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Old 09-29-2005, 09:15 PM
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Hydrogen fuels are the answer?

I read an interesting article in Car & Driver while waiting for my truck to get aligned.

The idea is that we all see hydrogen as a cure-all for our energy crisis.

It's not, because it would take double the amount of energy to produce the hydrogen that we would need than if we just continued using gasoline.

In other words, in the year 2000, we used 16 quadrillion BTUs of energy driving our cars around. If we were burning hydrogen, we would have used 32 quadrillions BTUs of energy to produce the hydrogen that we would need to drive the same cars the same distance. That's twice as much energy.

So what will we do? Eventually, we will run out of oil. That's a fact - there is a definite supply, and we are running out. What's our alternative? Nuclear?

The article is at: http://www.caranddriver.com/article....rticle_id=9978
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Old 09-30-2005, 07:36 AM
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That's funny. It's interesting to read a technical comparison like that. I hope his calculations are accurate (and have an underlying suspicion that they are). I love it when you do an in depth analysis of all these miracle cures for our energy woes the math doesn't add up.

My kid was telling me in his technology class they were talking about bio-diesel. I listened. He was telling me how cheap it was. "The oil comes from fast food places for free." I mentioned to him that it was free now because not many people wanted it. Then I asked him what would happen when everybody wanted it. We happend to be in the grocery store. I took him over to the cooking oil isle and asked him to check the prices. $6.00 a gallon for new veggie oil. I left him to think about that.

I'd love to see a similar analysis of using crops for fuel -- biodiesel, ethanol etc. Is there a net gain by the time you factor in all the energy required to produce the crop and then convert it to an engergy source.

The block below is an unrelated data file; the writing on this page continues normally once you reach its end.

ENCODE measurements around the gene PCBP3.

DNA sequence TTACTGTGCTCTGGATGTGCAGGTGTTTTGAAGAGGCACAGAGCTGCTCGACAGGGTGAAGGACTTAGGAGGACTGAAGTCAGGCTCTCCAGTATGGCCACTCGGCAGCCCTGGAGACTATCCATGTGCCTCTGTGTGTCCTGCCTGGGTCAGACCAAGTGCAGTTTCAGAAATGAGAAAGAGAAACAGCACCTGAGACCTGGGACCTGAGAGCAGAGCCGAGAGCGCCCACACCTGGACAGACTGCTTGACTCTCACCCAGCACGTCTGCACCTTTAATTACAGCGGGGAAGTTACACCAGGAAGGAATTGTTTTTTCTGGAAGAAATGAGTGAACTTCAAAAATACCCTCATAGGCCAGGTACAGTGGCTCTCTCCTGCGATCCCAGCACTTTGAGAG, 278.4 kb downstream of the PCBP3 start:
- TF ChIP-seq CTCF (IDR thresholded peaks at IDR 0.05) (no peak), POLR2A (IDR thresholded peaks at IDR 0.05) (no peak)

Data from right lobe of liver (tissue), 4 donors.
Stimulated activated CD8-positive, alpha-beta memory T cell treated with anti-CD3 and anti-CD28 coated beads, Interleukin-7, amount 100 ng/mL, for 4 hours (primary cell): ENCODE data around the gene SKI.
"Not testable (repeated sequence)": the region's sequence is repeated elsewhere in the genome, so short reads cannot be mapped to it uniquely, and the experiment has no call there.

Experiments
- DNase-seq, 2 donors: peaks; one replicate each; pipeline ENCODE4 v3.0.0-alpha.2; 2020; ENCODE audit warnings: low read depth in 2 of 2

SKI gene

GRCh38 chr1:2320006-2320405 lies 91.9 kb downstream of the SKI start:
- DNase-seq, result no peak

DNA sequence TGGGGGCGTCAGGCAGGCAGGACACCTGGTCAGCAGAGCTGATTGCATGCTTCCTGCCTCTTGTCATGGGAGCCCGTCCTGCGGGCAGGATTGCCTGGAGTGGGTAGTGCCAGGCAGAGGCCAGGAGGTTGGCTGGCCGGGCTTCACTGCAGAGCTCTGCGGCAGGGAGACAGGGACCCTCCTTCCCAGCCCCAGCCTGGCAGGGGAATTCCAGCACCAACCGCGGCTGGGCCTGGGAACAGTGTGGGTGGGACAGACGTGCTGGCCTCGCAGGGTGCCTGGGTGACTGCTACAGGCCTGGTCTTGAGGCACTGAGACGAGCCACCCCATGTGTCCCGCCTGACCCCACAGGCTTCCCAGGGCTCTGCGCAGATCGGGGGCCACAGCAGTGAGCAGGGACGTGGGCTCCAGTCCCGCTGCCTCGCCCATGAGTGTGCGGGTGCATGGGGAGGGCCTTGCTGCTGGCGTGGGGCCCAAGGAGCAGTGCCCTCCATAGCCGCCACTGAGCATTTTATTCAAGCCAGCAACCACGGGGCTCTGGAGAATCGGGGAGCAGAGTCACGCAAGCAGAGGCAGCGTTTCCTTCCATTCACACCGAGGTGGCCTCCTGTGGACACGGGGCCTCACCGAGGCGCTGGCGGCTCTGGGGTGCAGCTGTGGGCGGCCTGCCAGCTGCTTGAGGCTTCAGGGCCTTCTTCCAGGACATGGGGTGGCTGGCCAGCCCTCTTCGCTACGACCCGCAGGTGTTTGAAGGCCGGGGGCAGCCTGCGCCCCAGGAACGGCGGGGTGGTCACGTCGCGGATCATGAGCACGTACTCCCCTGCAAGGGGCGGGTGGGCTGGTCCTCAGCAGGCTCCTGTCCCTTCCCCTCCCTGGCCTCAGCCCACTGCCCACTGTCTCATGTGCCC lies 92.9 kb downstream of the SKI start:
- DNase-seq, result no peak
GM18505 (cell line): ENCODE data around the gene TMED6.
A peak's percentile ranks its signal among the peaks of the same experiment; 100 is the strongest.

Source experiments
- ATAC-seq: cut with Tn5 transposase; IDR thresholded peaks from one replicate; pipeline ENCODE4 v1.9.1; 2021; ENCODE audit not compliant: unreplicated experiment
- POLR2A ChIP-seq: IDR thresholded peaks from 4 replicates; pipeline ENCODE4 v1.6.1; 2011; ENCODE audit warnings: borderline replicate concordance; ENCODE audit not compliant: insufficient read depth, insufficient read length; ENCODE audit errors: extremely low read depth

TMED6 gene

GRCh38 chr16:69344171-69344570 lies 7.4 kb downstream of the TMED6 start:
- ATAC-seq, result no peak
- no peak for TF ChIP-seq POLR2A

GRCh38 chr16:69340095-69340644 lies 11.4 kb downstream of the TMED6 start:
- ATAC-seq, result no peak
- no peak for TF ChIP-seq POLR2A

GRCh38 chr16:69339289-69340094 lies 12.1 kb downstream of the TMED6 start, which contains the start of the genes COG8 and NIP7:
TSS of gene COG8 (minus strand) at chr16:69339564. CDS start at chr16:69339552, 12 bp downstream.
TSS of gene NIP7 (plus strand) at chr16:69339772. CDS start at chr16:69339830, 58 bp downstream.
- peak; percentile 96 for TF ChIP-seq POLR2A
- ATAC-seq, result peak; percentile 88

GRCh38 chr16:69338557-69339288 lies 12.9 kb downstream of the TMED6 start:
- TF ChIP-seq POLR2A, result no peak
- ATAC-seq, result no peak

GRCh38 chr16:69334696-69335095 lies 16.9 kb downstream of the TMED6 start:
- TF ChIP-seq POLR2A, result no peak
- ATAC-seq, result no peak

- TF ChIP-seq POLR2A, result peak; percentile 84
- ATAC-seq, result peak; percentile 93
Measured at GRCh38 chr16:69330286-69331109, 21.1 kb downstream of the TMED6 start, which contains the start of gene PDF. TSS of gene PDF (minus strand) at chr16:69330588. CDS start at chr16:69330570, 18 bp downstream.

The bottom line is that the reason we use so much oil is that it is the most efficient and cheapest way to produce energy. There is no conspiracy to keep alternative fuels from us. If there was a better way, someone would have packaged and marketed it.
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Old 09-30-2005, 11:47 AM
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Quote:
Originally Posted by andym
I read an interesting article in Car & Driver while waiting for my truck to get aligned.

The idea is that we all see hydrogen as a cure-all for our energy crisis.

It's not, because it would take double the amount of energy to produce the hydrogen that we would need than if we just continued using gasoline.

In other words, in the year 2000, we used 16 quadrillion BTUs of energy driving our cars around. If we were burning hydrogen, we would have used 32 quadrillions BTUs of energy to produce the hydrogen that we would need to energdrive the same cars the same distance. That's twice as much y.

So what will we do? Eventually, we will run out of oil. That's a fact - there is a definite supply, and we are running out. What's our alternative? Nuclear?

The article is at: http://www.caranddriver.com/article....rticle_id=9978
Yes, the answer is nuclear. Not as you might first think, but to produce hydrogen from water through electrolysis. Keep in mind that, once you get past the fixed costs (which are admittedly huge), the cost for nuclear fuel is very small. That's how hydrogen becomes a cure-all.

Last edited by MrBSS; 09-30-2005 at 11:56 AM.
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Old 09-30-2005, 12:26 PM